“I want to go back into schools and talk to kids that are going through what I went through. I want to tell them that they are not wired or alone. I want them to know that every day is different, and healing can be slow, but you will get to a place that is calmer, safer and free from violence in the end. I want to give them that hope, and tell them my story so they can see themselves in my story.”
Care experienced young person.
Leicestershire Cares has been working with care experienced young people on our VRN project, Free From Violence. The project has used a youth lead co-production approach to decided what direction the project has taken. The care experienced young people (ceyp) found common ground in their experiences of violence at school due to being a looked after child.
The ceyp decided that they wanted to offer help and advice to looked after children in schools who might be being bullied, and also offer guidance and knowledge to members of staff at schools. The ceyp found that they had very different experiences of support from teachers and school, and that some were more positive than others.
The ceyp identified that they needed more knowledge about anti bullying procedures in school and definitions and classification of bullying, if they were going to create a resource that would be suitable to be used in schools.
In the ceyp’s research into this topic, they discovered Leicestershire County Council’s Anti Bullying Strategy Team’s website and found that their information was out of date for looked after children. We approached the Anti Bullying Strategy Team to set up a knowledge sharing workshops where the ceyp could learn more about school anti bullying protocols and the strategy team could hear the ceyp thoughts.
As a result of the workshop the plan is now to produce new content for the council’s Beyond Bullying website focusing on children in care and further down the line, hopefully to provide training to schools designated safeguarding leads
Listening to other people that have had similar life experiences to me has really helped me. I don’t feel as alone.
Looked after children need positive relationships with influential people in their lives, and at that age it’s your school teachers.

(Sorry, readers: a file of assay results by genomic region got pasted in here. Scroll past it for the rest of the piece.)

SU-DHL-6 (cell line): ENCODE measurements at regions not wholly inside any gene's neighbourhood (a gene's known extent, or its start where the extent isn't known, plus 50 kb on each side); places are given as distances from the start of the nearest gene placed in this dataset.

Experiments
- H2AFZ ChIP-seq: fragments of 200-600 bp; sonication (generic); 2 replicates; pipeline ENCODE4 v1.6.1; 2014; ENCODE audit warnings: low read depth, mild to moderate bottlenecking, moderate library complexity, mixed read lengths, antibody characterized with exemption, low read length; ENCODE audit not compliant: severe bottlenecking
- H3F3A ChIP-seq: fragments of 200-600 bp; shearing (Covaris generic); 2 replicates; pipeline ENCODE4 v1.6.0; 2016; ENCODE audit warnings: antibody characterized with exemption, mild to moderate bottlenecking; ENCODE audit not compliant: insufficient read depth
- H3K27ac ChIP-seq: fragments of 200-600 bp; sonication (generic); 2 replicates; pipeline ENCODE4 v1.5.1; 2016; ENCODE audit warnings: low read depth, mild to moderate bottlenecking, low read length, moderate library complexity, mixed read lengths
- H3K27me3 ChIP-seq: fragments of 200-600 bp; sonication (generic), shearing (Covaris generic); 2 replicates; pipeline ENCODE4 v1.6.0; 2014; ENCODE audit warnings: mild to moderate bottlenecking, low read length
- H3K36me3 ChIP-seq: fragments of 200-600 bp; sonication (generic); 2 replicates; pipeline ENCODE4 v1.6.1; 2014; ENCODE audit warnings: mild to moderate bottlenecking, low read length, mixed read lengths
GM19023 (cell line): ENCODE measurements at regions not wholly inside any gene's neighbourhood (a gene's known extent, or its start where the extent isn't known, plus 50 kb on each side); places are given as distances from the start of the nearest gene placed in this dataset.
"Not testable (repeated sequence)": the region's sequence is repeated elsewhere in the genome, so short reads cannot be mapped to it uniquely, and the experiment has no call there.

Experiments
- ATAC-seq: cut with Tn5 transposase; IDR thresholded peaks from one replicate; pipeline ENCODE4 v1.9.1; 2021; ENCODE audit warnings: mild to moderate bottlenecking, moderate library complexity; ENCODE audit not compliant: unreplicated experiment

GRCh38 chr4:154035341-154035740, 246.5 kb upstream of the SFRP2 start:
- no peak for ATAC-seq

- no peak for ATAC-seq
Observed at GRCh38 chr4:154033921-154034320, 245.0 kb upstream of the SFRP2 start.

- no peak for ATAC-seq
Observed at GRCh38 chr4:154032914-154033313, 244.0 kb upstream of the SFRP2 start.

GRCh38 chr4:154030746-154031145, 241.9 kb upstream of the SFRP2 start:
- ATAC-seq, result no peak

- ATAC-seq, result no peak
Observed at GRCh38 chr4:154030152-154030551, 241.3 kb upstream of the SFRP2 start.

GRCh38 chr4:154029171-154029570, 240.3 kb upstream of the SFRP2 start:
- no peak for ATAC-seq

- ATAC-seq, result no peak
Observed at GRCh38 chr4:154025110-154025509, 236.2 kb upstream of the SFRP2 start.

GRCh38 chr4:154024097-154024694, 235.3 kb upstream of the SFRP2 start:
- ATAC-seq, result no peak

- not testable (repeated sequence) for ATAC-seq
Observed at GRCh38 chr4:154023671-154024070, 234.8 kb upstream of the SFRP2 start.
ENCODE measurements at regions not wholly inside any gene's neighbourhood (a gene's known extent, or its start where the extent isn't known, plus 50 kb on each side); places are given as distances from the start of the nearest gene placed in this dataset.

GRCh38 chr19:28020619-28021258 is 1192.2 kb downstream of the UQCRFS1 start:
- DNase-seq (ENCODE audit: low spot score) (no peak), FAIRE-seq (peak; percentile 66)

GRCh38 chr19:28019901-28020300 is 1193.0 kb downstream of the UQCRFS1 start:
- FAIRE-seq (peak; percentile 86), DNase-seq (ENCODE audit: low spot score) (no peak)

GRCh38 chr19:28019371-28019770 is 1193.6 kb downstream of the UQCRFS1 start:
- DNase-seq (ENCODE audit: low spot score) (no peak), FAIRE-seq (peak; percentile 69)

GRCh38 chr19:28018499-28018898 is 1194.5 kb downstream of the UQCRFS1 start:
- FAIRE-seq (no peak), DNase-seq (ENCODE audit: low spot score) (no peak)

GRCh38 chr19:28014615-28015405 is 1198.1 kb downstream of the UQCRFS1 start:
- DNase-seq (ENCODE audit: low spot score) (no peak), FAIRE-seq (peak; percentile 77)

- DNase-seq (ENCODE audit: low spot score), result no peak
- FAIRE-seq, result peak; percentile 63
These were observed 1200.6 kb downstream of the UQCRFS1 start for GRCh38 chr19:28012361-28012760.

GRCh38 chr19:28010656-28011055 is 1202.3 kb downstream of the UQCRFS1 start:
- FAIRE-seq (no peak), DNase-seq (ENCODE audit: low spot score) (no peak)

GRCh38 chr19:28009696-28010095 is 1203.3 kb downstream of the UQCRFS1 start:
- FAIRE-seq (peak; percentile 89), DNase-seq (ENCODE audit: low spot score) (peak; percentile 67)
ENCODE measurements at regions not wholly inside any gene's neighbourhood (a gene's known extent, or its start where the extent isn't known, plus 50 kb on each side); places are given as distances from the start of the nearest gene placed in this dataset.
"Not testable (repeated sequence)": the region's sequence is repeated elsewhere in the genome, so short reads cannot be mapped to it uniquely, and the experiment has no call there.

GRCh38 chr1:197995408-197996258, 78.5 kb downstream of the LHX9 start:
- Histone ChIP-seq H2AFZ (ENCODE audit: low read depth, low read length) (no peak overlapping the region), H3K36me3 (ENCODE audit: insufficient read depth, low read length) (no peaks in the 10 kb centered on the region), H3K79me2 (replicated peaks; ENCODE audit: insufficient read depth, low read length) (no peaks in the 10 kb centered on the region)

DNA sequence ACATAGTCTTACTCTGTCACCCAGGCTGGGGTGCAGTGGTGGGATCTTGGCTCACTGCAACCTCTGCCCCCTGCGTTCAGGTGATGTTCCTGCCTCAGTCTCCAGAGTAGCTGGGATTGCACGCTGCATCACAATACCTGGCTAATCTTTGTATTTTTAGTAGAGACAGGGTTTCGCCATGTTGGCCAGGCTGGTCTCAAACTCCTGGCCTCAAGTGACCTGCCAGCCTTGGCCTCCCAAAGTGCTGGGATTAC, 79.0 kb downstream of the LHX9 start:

We know teachers are only human, and just like everyone else, often don’t know how to act towards people that are different to them, but they need to engage with us (ceyp). They can’t just gloss over us and hope that someone else will deal with us.
When I was at school and being bullied because I was in care, teachers would ignore my pleads for help. I ended up being so angry because no one was listening, that I hit a teacher. It was only then that things were taken seriously.
Because of the way we have been brought up, we’re not taught how to navigate societal norms through parenting and a stable family. We can be a bit awkward and “odd” seeming and because of this it signals us out as different and therefore something to pick on. We are not your lunch break entertainment. Our “drama” is our lives.
I want to go back into schools and talk to kids that are going through what I went through. I want to tell them that they are not wired or alone. I want them to know that every day is different, and healing can be slow, but you will get to a place that is calmer, safer and free from violence in the end. I want to give them that hope, and tell them my story so they can see themselves in my story.This case study has been pulled together from several young people’s experiences while taking part on this project
Our work with care experienced young people
- Find out about the work we do with care experienced young people: mental wellbeing, employment and training, campaigning for Care Leavers rights, building social connection.
- Sign our Promise to Care
- Hear the voices of care experienced young people in our Podcasts
- Taking Hold of Our Heritage project. Get a digital download of the book
For more information about our work with care experienced young people, please contactJacob Brown: email@example.com